No One is One-Dimensional


No One is One-Dimensional

Think about how well you truly know people in your life.

Do you know what they do for fun? What they do for work? How they behave when they’re alone vs. with other people? Do you understand their goals and ambitions?

Let’s quickly shift to my mother’s side of the family’s perspective on me and who they I think am:

They’re concerned that I’m not getting a college degree.

They think I’ll end up starved on the street.

They wonder why I haven’t already settled down into a long-term relationship.

They believe I value money over education (I do, but just not in the way they think nor for the reasons they may think).

They think I don’t have much life experience because I’m “always in front of a computer”.

Now let’s go to my father’s side of the family:

They think I’ll be a millionaire within the next few decades.

They see me as ambitious, intelligent, and driven.

They believe I can accomplish anything I set my mind to.

They understand my values, goals, and where I’m headed.

They admire my freedom and my travel experiences.

They trust that I know what I’m doing and that I’ll figure it out.

Two completely different perspectives from two sides of my family.

My mother’s side of the family truly are concerned about me and they’re looking out for my best interest.

But they’re missing 95% of the picture.

They don’t realize why I travel overseas and they wouldn’t understand why I’d prefer running my own business as opposed to checking in each morning into a job they perceive as “safe”.

They wouldn’t even believe the experiences I share with them.

They don’t know my story even though they’re convinced they do.

My father’s side, however, listen before they speak or judge. They see my point of view and accept it, fully trusting me to do what’s right for me.

Viewing people one-dimensionally means you’ll miss their redeeming qualities and what makes them interesting.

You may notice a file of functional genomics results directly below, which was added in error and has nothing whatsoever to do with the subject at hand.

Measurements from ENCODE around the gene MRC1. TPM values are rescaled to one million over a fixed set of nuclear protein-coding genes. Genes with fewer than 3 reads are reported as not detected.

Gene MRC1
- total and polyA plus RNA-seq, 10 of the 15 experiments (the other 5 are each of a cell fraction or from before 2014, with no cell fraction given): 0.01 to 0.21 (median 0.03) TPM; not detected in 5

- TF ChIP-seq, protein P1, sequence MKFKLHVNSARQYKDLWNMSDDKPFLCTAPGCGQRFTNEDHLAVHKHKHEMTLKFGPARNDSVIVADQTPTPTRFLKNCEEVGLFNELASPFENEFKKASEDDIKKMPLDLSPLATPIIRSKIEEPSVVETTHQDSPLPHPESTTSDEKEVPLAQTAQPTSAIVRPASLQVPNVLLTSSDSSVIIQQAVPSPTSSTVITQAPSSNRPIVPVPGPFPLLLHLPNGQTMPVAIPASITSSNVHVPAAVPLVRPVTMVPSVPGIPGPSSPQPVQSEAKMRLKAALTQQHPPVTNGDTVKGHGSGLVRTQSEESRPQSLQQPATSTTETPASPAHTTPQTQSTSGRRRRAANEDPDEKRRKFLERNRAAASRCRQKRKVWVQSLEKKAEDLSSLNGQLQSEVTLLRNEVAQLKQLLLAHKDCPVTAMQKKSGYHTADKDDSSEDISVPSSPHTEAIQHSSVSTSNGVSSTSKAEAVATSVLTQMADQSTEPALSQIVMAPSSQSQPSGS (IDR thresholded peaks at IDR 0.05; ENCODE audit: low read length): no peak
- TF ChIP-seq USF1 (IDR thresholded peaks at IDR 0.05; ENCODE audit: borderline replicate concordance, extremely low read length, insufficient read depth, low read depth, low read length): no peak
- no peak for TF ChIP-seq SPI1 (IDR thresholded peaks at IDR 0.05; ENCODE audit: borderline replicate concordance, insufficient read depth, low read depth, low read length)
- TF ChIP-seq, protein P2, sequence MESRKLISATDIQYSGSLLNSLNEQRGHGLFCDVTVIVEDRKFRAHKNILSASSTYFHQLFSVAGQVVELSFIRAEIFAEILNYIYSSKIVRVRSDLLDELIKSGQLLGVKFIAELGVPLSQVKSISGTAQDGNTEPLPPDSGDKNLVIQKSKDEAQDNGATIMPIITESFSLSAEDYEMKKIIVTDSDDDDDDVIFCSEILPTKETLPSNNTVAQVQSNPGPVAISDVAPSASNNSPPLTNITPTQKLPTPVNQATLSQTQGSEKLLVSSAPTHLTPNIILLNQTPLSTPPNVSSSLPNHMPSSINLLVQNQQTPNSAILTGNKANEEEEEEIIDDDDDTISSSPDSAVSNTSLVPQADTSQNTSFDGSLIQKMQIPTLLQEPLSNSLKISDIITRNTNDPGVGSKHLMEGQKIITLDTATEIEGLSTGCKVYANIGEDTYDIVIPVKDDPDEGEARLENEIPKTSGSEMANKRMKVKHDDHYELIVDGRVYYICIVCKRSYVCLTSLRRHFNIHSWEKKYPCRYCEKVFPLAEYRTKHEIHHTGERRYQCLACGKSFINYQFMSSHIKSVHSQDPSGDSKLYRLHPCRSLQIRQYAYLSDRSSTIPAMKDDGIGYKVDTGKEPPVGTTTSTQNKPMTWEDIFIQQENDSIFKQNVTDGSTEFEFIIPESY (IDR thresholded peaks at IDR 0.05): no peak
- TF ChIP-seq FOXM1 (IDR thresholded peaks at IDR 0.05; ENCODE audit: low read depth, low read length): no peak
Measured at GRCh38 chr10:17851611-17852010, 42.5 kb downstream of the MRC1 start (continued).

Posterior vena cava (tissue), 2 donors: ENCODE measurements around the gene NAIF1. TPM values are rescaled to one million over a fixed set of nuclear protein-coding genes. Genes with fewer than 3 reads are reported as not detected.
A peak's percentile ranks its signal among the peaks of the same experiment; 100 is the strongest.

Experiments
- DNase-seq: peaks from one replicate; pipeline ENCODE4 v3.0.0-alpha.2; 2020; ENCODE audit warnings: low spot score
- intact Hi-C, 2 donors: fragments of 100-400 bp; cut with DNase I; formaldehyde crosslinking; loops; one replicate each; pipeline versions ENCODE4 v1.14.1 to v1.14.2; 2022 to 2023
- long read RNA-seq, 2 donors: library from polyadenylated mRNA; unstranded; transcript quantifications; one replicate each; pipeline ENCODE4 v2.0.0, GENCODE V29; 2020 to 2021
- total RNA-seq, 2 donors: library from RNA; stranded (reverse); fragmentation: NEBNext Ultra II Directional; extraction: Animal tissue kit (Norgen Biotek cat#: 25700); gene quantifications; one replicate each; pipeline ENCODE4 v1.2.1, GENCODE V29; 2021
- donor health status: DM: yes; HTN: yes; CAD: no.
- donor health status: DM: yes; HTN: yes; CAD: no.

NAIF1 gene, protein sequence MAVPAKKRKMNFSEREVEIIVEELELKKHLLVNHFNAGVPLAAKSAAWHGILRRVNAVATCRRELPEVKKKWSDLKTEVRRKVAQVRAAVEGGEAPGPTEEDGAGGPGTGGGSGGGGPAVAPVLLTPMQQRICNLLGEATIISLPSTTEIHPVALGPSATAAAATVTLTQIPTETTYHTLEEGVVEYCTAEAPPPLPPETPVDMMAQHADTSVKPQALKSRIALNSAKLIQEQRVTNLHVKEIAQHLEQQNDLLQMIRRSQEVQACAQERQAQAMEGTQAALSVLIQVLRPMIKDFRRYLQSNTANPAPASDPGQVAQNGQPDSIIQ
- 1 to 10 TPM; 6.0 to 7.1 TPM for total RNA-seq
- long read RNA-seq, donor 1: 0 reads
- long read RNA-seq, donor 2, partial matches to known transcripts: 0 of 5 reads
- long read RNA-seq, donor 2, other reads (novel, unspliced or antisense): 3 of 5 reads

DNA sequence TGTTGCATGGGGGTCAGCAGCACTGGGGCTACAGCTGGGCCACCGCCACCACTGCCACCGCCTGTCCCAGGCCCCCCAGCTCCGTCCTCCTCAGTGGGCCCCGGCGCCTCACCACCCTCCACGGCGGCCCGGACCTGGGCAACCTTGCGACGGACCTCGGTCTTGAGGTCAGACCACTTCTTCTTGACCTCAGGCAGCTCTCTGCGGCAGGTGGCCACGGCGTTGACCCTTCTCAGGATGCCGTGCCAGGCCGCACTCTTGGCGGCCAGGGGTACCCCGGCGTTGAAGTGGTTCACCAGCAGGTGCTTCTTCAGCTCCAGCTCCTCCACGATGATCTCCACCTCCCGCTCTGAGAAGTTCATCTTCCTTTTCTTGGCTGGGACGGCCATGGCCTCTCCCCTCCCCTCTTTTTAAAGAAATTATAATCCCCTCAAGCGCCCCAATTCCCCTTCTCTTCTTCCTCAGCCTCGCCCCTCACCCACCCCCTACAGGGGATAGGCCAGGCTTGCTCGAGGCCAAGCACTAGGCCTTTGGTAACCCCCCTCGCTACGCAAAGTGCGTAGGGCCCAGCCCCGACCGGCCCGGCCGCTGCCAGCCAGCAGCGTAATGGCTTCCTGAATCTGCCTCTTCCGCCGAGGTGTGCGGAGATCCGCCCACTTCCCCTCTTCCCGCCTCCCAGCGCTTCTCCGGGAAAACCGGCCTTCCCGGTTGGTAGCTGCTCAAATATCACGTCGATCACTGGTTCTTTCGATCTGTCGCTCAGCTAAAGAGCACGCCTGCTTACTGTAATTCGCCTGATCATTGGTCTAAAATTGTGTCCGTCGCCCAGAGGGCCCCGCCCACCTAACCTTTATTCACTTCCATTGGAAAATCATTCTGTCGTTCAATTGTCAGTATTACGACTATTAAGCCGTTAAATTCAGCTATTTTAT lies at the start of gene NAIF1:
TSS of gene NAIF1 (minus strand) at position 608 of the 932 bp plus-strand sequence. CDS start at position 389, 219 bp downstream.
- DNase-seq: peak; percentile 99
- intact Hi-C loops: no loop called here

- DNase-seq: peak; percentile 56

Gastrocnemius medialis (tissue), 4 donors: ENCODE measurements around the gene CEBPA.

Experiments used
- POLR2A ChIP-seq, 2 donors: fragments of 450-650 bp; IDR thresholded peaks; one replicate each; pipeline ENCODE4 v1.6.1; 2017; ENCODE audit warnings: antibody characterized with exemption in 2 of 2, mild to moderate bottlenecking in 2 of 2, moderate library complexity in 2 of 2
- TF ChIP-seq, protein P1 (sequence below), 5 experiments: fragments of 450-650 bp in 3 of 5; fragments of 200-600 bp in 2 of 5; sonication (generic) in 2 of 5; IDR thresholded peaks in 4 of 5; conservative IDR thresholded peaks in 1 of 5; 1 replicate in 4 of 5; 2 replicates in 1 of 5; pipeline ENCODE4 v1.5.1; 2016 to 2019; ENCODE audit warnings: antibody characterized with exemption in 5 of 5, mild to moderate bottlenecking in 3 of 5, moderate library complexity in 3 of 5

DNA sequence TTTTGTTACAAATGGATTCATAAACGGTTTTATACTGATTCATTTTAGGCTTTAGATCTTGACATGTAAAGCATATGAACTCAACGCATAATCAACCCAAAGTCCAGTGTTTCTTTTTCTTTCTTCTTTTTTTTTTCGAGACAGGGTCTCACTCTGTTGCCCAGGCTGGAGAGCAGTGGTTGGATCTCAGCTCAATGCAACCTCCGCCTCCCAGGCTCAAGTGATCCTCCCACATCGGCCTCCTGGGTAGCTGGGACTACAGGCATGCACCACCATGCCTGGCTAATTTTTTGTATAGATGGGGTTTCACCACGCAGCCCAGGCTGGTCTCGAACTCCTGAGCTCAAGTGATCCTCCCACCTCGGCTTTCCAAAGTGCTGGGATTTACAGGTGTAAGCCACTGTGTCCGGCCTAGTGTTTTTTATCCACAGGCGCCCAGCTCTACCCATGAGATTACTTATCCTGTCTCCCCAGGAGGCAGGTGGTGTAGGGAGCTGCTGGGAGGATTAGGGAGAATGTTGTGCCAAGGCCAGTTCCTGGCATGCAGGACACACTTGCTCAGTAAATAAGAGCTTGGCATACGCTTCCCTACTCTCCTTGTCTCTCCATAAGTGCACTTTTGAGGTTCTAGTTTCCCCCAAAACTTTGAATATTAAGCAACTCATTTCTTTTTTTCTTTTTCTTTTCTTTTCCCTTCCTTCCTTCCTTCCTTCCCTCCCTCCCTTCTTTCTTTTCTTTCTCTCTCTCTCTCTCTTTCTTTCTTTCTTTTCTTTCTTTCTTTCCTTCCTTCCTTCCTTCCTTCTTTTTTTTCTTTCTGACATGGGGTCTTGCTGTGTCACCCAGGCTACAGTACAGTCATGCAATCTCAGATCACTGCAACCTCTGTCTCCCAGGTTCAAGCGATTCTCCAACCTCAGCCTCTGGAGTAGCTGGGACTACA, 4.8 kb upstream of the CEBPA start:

I have friends who may not have the same morals and values I do, but there are more dimensions to their characters that make them some of my closest friends. If I weighed their entire value as a person on just a single dimension, I wouldn’t have ever decided to keep them in my life.

Don’t be so quick to judge someone and think you have them figured out. Chances are, there are thousands of pieces you’re missing from the story.

Everyone’s stories are rich. Try to find the different dimensions in them.

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Vincent Nguyen is the author of Self Stairway and founder of Growth Ninja, a digital marketing agency that specializes in Facebook Ads. Voted "Most Guapo" five years in a row (lost during 6th year to a hand model.)

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14 responses to No One is One-Dimensional

  1. Interesting post. I completely understand this paradox as I come across it constantly. I find that I can be around some people and feel completely confident in my decisions because their reflection of me mirrors how I see myself, whereas I walk away from others and suddenly feel small because their reflection was completely skewed. I usually have to reset after such encounters.

    Thanks for sharing.

    • Thanks, Tara!

      It’s sort of about holding ourselves back and capturing as much “data” as possible, isn’t it? Pretty similar to marketing where you want to let data collect and be accurate before making any rash decisions.

  2. Quite true, cos God has never made a perfect human being!!! Everyone has some or the other fault in themselves so, if you really love someone then its important for you to accept his/her faults, and try to help him get rid of his/her bad trait. But understanding that person’s perspective is also important…

  3. Are you a misanthrope? I know you’re not. But please be careful with the fair sex. At least by their scrutiny we can all have straw

  4. Interesting read. There is a surprising amount of depth to almost anyone, and we should never judge or assume anything. Wise lessons!

  5. Vincent, it’s a shame you are an entrepreneur, you should be a writer.
    However… not all is lost yet 😉

    You should write a book about multi-dimensional repercissions of being a human. I see it is a constant them in your posts.

  6. As I can see already, your readers are on your side as we are all into the “entrepreneurial” spirit. But I get your point of that set of people who will think of the conventional way of going through life – finishing education, finding a job, get married, etc. Man, you are lucky you found yourself in our world early. I started challenging the convention at this age when I have already established a career in the corporate world.

    I will have a lot of naysayers but thanks to be surrounded by people like you!

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